Arizona Amendment Limits Curriculum

Arizona Amendment Limits Curriculum

K. Kovalik

The ethnic study ban now in place for Arizona public schools makes it illegal to teach about subjects such as Mexican-American studies, but exempts courses on the Holocaust.

Lauren Dahlberg-Seeth and Katrina Kovalik

In wake of Arizona’s recent immigration laws, another slight to the state’s minorities has taken the form of an amendment to the state’s curriculum, officially banning all teachings of ethnic studies in public schools.

Under this new legislation, classes are illegal if they promote the overthrow of the United States, promote resentment toward a race or class of people, or are designed primarily for pupils of a particular ethnic group.

This law is an excuse for forced assimilation rather than ethnic acceptance. Although the text of the legislation appears to promote individualism, this clear violation of the First Amendment just sequesters ethnic identification for anyone not of European descent. America is a country built upon many different races, so how can we alienate any part of our population by discouraging their culture?

The law also states that English teachers with “heavy” accents must meet new fluency standards. Speech classes are offered to teachers who don’t pass state requirements, and are mandatory for those who wish to keep their position.

Contrary to what Arizona Superintendent of Public Instruction Tom Horne is trying to achieve with new fluency standards, changing how teachers speak does not affect what they teach. This requirement only further illustrates the discrimination of the greater Arizona population towards Latino residents.

This legislation, which reads, “public school pupils should be taught to treat and value each other as individuals and not be taught to resent or hate other races or classes of people,” is controversial within Arizona’s 30 percent Latino population as well as nationwide. Ignorance of other cultures, what this law seems to be promoting, has historically been the basis for discrimination.

A lawsuit from October 2010, opposing the ban on ethnic studies, states that teachers of the Tucson Unified School District “believe that the Act is the product of racial bias aimed specifically at Hispanics, is unlawful, results in impermissible deprivations of rights guaranteed by the United States Constitution.”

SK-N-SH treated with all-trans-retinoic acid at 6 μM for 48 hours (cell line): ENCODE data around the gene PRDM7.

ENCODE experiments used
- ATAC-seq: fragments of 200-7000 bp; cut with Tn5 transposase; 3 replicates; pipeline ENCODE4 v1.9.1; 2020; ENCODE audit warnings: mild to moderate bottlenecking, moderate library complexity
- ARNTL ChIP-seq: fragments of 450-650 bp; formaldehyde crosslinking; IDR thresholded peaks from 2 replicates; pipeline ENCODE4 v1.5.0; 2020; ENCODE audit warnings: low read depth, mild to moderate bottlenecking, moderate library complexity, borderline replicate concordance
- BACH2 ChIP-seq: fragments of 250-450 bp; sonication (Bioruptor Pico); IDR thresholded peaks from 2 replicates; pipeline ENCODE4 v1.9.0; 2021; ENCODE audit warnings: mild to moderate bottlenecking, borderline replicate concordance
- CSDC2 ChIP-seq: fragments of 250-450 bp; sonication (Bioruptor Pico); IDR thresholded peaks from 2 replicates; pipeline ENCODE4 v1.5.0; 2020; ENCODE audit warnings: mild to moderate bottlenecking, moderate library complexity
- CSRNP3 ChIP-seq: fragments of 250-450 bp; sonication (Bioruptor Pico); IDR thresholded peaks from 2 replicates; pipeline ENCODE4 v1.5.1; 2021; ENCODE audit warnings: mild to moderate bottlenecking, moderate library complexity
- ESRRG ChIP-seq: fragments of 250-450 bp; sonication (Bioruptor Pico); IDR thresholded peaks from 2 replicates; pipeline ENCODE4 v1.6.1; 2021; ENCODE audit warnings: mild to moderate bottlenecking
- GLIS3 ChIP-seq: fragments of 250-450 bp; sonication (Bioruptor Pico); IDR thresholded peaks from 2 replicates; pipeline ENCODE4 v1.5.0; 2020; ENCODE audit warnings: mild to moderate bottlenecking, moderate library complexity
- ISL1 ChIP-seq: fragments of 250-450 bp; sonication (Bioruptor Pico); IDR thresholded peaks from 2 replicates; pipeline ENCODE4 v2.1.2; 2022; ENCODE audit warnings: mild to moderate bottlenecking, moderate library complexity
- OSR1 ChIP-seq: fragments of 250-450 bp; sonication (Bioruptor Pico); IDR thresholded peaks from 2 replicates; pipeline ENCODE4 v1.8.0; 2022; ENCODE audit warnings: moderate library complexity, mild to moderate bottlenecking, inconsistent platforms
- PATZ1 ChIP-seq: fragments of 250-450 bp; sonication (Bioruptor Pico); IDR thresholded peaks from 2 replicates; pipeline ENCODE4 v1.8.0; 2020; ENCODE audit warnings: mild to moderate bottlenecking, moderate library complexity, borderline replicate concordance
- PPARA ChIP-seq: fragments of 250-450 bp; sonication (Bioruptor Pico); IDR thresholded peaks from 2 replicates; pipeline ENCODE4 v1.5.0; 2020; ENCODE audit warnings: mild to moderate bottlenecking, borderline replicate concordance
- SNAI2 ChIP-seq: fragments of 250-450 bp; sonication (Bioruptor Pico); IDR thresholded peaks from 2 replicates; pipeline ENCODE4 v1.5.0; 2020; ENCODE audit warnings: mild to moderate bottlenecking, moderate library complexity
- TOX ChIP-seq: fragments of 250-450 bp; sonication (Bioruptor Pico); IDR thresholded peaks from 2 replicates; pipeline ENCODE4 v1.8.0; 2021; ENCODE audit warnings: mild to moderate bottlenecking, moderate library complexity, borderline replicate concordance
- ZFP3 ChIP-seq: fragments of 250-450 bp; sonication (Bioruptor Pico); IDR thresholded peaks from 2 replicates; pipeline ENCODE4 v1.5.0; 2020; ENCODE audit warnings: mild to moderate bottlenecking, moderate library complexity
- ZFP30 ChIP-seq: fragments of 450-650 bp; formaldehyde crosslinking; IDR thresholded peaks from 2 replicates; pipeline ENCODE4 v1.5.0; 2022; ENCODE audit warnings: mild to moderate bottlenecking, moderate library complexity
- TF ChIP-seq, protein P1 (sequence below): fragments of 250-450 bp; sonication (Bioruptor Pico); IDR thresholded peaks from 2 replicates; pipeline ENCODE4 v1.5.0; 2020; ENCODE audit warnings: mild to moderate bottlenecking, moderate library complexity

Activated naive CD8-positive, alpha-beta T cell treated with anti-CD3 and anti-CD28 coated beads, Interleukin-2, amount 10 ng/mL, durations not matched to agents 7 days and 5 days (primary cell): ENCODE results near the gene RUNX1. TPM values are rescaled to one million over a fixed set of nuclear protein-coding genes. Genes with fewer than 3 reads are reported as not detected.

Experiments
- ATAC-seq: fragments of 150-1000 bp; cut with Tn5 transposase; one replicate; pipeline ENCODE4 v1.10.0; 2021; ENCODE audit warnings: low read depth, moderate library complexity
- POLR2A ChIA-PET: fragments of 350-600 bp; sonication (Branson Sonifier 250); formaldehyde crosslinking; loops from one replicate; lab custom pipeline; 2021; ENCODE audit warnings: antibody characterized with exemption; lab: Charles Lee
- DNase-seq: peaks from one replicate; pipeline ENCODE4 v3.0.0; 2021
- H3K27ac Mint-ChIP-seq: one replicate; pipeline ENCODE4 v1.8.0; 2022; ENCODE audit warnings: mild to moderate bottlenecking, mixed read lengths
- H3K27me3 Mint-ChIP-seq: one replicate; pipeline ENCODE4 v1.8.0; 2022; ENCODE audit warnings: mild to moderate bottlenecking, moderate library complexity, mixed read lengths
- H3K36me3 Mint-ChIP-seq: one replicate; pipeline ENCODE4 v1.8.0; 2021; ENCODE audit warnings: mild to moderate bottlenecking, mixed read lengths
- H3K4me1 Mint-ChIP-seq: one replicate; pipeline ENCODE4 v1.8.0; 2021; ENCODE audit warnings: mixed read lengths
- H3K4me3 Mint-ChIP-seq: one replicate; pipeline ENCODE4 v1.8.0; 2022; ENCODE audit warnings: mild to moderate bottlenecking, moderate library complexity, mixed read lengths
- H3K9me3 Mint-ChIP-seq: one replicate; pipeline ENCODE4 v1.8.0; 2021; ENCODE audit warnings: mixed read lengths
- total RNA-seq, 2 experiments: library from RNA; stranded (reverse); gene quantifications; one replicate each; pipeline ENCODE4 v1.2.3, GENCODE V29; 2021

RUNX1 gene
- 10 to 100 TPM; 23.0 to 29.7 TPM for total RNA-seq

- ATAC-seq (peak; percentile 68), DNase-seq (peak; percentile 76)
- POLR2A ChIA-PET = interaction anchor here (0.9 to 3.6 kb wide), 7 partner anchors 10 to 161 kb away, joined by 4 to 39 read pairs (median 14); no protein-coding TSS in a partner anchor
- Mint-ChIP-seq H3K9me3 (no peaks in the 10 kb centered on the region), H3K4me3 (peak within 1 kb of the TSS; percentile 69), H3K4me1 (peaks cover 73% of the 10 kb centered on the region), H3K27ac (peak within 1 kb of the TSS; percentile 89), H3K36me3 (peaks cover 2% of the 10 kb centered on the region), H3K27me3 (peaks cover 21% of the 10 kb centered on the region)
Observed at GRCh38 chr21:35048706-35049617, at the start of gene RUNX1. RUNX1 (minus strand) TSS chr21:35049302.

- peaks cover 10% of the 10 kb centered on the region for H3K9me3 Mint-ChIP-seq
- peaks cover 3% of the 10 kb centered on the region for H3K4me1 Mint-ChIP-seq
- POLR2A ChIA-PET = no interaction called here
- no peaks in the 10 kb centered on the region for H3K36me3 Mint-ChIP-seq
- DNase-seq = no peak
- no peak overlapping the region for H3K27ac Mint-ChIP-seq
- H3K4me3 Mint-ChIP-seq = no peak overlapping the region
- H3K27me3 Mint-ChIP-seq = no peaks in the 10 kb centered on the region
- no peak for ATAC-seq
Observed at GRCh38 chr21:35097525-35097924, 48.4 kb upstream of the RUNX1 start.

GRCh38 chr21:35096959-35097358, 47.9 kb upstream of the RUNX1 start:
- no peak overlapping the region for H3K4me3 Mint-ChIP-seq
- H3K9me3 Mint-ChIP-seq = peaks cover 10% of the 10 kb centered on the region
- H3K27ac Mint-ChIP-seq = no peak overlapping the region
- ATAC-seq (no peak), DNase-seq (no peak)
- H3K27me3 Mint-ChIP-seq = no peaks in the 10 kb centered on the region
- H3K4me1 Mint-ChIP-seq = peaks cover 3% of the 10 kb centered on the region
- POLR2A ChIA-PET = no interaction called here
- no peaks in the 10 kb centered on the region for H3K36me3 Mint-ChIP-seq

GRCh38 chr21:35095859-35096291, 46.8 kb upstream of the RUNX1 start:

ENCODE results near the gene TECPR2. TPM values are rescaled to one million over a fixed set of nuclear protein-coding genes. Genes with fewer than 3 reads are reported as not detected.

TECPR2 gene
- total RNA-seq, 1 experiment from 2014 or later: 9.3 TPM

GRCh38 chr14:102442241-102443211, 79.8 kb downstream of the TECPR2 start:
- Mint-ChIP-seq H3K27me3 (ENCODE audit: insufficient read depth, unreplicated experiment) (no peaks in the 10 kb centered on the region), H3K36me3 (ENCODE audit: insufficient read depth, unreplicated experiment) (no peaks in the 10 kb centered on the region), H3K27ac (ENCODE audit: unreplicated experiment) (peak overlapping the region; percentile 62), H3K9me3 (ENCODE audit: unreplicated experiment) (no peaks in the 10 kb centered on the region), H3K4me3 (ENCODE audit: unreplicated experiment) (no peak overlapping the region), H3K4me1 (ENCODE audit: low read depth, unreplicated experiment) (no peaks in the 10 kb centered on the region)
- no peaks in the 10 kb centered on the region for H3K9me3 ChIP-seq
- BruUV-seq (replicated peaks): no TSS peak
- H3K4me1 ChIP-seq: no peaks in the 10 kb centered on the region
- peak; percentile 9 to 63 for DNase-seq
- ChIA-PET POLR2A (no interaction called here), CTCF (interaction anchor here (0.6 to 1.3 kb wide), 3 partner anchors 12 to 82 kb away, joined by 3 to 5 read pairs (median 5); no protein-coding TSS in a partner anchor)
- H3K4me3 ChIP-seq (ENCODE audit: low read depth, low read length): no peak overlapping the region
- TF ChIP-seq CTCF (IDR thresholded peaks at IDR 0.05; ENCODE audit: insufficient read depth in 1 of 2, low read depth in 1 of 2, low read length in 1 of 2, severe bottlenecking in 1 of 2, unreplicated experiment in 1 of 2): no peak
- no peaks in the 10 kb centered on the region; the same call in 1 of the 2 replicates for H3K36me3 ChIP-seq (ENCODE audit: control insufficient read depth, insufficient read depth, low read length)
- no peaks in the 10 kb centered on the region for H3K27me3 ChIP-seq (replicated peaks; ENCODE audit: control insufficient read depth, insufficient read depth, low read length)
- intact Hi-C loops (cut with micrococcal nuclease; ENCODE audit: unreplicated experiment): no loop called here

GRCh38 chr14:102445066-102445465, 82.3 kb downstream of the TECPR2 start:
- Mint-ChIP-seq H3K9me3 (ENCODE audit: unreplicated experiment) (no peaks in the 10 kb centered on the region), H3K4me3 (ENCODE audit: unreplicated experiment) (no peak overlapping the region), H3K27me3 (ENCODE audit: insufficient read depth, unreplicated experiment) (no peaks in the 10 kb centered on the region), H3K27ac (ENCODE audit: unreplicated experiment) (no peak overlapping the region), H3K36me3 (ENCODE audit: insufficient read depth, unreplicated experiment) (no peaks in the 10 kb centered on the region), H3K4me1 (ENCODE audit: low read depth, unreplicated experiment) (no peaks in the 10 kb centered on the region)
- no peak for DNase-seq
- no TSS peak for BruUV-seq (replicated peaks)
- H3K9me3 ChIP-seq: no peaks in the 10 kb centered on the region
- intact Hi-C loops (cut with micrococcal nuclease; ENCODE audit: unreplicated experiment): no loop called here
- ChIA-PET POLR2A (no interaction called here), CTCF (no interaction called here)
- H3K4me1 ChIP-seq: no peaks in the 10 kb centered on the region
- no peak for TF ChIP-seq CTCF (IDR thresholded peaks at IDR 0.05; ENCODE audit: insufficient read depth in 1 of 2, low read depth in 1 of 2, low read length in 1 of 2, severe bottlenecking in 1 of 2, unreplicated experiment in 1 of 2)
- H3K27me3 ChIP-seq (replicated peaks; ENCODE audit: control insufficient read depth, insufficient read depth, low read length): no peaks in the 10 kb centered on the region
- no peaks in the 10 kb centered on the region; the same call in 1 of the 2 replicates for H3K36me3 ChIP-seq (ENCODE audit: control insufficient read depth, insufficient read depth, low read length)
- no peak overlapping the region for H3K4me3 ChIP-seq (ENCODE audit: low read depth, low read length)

Plaintiffs say that this law violates their First and Fourteenth Amendment rights and that the law’s provisions are too vague. What defines “resentment” and “ethnic solidarity” is unclear and unquantifiable.

Students should have the freedom to study what they want. If Arizona officials want public school students to take US History or US Government classes, then they can make those classes mandatory. But the students should still have the freedom to take ethnic studies classes, like Mexican American Studies, as additional social studies courses.

Already, state legislators have run into problems with the text and have had to make amendments to the law including exempting courses on genocide, specifically the Holocaust. This early roadblock to the Arizona ideal of “American solidarity” foreshadows the opposition it will face in the future.

How can students truly understand the causes and repercussions of the Holocaust if they aren’t allowed to learn about the backgrounds of Jewish and German culture? Will exemptions be made for all cultures whose people have been involved in genocide? What this law demands in terms of limiting education is implausible.

A government that withholds subjects from students is like a government that censors information in newspapers or on the Internet. Cultural knowledge belongs to no one, and is therefore no one’s to withhold.